Tools

takeover.sh – Control Any Running Linux System Via SSH

takeover.sh - Install Linux System via SSH
Written by Martins D. Okoi

Adding to the list of script we have covered before e.g. MultiCD and Wildevine we’re here with another nifty one for the Linux gurus and it goes by the name of takeover.sh.

takeover.sh is a free and open-source script with which you can remotely take over a running Linux system using SSH. It enables you to log into an in-memory rescue environment, unmount your root filesystem, etc. all without the need to reboot your laptop.

You can also replace your running distro with another one without touching a physical console. However, you will need to reboot your system. If you are interested, you can extend takeover.sh’s features to support re-executing a new init once you’re done so that you can switch to a new distro without rebooting. Hector Martin, the developer, is accepting pull requests.

takeover.sh was created for init systems that support reloading the init binary using the telinit u command i.e. sysvinit and systemd. You would have to adapt it if you use a different system type but it still might not work.

Features of takeover.sh

  • Free and open-source.
  • Log into an in-memory rescue environment.
  • Unmount your original root filesystem.

Remember

If anything goes wrong while you’re using the takeover script your computer system will panic.

  • Do not use this script if you don’t understand exactly how it works.
  • Do not use this script on any system you care about.
  • Do not use this script on any system you expect to be up.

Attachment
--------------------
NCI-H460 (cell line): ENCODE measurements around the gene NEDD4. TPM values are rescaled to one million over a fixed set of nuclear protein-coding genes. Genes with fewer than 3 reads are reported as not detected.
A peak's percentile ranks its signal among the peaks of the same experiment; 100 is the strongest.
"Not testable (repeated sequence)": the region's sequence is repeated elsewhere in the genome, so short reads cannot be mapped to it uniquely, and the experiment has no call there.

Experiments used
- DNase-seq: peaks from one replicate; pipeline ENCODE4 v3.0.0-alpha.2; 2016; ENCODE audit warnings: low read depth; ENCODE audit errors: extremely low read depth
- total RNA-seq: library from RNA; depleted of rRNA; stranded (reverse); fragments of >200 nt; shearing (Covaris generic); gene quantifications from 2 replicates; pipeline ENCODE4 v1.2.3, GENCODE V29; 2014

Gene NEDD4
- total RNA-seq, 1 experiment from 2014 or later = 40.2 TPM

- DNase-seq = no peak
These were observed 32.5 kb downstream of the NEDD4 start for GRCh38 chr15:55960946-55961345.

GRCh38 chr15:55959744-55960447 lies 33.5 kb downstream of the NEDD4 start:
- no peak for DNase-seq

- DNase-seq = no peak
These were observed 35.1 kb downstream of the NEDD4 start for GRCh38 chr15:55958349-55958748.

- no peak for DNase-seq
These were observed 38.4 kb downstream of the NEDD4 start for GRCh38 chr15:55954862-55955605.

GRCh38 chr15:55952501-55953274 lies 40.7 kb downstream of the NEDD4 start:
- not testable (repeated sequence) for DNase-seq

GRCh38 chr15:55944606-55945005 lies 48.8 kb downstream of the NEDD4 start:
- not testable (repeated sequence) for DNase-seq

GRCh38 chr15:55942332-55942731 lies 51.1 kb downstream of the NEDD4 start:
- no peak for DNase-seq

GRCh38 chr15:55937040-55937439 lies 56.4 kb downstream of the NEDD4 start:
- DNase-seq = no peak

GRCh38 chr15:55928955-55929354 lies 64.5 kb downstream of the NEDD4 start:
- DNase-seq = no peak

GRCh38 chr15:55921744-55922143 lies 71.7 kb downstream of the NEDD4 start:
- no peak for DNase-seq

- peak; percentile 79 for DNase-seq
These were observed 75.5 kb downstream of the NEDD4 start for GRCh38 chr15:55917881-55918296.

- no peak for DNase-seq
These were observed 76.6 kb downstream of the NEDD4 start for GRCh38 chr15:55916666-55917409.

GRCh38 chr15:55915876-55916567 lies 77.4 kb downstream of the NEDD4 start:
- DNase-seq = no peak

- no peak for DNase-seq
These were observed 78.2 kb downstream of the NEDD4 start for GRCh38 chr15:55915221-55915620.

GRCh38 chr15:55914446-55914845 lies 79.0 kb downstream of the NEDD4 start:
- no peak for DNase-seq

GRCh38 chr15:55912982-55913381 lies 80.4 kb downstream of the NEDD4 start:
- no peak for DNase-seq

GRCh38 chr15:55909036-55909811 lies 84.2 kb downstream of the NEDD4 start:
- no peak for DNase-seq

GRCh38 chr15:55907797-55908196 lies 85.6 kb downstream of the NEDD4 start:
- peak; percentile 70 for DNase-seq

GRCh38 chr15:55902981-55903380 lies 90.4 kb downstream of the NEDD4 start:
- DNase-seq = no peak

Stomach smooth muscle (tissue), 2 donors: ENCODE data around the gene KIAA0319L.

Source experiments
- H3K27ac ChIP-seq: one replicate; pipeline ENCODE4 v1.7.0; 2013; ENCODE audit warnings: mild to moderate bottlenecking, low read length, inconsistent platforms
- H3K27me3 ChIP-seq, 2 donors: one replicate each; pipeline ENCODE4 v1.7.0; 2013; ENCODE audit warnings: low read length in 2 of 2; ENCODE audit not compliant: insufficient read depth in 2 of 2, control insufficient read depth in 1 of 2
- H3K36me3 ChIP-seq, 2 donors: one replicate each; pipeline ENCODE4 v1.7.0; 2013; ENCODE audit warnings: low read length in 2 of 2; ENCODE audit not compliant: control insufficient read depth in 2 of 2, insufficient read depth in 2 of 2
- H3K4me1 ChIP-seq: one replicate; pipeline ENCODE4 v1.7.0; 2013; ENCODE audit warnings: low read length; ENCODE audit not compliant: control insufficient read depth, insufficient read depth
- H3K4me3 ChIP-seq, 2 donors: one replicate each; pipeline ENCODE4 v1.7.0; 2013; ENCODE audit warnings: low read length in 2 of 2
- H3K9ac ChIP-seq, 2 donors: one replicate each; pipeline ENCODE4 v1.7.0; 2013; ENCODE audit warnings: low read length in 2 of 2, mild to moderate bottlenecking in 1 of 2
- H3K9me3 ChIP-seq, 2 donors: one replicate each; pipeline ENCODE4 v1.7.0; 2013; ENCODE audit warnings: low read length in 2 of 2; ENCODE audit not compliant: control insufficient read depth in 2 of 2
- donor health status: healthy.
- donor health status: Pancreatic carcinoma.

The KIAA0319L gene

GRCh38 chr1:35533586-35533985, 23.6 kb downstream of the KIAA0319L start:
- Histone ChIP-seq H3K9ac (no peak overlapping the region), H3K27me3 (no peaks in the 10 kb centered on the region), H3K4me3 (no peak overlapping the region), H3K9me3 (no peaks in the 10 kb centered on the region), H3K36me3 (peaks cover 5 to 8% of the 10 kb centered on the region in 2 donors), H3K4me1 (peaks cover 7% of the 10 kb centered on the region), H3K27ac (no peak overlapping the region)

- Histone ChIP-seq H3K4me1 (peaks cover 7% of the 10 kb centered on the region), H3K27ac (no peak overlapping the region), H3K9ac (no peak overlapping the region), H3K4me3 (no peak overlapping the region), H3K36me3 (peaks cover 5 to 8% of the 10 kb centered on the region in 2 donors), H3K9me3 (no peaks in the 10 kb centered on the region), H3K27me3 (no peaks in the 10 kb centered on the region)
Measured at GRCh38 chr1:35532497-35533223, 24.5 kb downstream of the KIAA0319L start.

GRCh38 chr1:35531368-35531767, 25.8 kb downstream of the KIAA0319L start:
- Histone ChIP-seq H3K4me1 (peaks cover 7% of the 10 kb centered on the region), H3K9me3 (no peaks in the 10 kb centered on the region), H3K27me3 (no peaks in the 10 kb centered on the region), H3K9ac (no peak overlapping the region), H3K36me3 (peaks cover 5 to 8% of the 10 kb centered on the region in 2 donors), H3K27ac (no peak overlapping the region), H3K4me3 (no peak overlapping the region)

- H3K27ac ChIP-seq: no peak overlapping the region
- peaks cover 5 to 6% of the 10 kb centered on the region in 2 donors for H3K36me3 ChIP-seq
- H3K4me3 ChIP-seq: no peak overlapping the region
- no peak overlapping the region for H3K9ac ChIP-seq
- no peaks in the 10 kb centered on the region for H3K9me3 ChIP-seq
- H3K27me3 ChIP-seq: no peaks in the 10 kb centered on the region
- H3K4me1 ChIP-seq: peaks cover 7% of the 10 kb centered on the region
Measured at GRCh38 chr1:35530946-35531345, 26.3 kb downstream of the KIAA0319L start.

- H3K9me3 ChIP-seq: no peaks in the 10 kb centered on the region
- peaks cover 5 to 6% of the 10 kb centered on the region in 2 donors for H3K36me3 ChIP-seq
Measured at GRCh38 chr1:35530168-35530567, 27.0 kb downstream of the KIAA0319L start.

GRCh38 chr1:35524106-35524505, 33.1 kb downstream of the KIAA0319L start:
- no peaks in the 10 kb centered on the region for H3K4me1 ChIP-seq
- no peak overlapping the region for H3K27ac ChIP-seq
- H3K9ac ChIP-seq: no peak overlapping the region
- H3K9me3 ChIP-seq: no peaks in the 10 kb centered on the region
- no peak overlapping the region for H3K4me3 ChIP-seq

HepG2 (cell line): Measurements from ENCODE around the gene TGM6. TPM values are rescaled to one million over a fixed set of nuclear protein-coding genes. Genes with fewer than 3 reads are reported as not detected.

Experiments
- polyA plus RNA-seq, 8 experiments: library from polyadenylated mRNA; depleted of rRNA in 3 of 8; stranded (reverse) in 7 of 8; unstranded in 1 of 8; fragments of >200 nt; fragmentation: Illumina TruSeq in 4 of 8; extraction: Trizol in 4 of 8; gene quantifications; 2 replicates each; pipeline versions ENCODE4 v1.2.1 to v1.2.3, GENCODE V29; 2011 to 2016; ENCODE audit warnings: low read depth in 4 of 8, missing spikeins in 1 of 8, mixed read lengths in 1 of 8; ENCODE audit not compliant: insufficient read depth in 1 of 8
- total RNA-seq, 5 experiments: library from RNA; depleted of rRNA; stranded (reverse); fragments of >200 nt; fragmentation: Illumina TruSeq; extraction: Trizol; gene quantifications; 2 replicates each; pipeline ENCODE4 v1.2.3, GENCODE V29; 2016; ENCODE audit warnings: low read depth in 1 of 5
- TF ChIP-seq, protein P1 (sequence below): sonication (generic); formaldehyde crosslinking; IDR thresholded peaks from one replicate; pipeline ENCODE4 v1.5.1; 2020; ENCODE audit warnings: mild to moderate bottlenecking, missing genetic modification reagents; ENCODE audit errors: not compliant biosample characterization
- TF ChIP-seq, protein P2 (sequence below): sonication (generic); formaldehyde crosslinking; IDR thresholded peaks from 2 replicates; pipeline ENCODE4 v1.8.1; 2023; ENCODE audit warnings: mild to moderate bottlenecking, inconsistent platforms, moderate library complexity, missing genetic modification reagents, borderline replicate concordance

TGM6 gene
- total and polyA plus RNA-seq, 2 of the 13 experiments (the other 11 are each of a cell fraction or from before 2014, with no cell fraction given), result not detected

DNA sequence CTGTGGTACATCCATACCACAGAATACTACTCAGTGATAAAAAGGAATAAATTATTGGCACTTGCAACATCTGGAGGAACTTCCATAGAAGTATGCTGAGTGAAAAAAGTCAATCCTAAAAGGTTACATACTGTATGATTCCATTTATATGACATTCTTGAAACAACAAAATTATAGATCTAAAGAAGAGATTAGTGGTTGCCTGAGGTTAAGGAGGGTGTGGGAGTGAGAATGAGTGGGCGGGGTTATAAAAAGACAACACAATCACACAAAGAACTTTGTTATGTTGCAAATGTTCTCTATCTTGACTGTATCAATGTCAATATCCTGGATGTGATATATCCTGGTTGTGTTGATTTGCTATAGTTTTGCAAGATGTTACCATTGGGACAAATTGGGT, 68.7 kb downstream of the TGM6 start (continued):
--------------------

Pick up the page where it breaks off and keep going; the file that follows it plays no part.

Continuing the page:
• Do not run this script unless you can afford to get physical access to fix a botched takeover.
  Jumble Password – Create Unique IDs and Passwords on Linux

Hector made it clear on GitHub that takover.sh is for Linux experts and he purposely left out steps from which you can copy and past commands.

In his own words:

This script does not have any provisions for exiting out of the new environment back into something sane. You will have to reboot when you’re done. If you get anything wrong, your machine won’t boot. Tough luck. This is not a guide for newbies. I’m deliberately not giving you commands you can copy and paste. If you can’t figure out what to do exactly without handholding, this script is not for you.

I haven’t included the usage details here because most readers wouldn’t need it. But if you are interested in using the script you can see the developer’s usage guide here.

You should try the script in a VM (Virtual Machine) where you can run a tarball of your live root filesystem for testing. Hector Martin wants setting up the boot loader to be an exercise for you.

What are your thoughts on takeover.sh? Will you be taking over any systems anytime soon? Is the script even useful to you in the first place? Share your ideas in the comments section below.

Your Unwavering Support Matters a Lot:

The cost of maintenance is skyrocketing as more readers are coming on board and the ad service that we employ in order to generate revenue is unfortunately no longer sufficient and this is especially due to the increased use of ad-blockers.

We humbly request that you consider disabling your ad-blockers to support us financially or by donating as anything from $1. Your donation(s) will go a long way in supporting FossMint and sister site, TecMint, in running efficiently. Thank you.

Make a Contribution via PayPal


Top Deals

About the author

Martins D. Okoi

Martins Divine Okoi is a graduate of Computer Science with a passion for Linux and the Open Source community. He works as a Graphic Designer, Web Developer, and programmer.